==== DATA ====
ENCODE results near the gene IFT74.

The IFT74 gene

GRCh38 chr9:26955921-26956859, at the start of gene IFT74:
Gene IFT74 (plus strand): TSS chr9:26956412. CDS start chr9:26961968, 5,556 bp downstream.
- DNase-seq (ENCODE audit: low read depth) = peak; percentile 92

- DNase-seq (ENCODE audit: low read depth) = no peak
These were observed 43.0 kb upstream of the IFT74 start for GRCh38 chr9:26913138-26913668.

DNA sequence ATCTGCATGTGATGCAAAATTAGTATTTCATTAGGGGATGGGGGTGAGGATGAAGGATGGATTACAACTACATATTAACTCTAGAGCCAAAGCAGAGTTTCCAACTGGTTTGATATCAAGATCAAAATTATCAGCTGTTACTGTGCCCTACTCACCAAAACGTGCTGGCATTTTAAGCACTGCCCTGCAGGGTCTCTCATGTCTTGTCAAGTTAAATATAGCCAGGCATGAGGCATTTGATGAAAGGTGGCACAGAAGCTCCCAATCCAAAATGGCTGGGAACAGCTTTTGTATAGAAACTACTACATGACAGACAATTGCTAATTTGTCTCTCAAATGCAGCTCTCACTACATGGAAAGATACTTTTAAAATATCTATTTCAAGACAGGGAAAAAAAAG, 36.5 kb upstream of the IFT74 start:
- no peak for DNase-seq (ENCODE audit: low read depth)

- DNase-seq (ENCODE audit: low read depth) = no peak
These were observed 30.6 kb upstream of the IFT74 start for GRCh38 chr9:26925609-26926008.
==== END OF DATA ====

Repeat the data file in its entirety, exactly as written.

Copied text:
ENCODE results near the gene IFT74.

The IFT74 gene

GRCh38 chr9:26955921-26956859, at the start of gene IFT74:
Gene IFT74 (plus strand): TSS chr9:26956412. CDS start chr9:26961968, 5,556 bp downstream.
- DNase-seq (ENCODE audit: low read depth) = peak; percentile 92

- DNase-seq (ENCODE audit: low read depth) = no peak
These were observed 43.0 kb upstream of the IFT74 start for GRCh38 chr9:26913138-26913668.

DNA sequence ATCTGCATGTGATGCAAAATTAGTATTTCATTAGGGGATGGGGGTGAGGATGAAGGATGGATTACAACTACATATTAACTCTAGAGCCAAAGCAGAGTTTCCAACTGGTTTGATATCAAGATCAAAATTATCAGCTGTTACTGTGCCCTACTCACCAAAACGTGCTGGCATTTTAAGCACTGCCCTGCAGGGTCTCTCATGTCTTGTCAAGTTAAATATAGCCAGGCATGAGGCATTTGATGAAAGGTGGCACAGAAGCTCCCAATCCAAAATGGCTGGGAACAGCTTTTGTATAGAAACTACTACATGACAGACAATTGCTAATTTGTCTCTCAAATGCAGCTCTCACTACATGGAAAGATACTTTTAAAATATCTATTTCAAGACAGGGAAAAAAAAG, 36.5 kb upstream of the IFT74 start:
- no peak for DNase-seq (ENCODE audit: low read depth)

- DNase-seq (ENCODE audit: low read depth) = no peak
These were observed 30.6 kb upstream of the IFT74 start for GRCh38 chr9:26925609-26926008.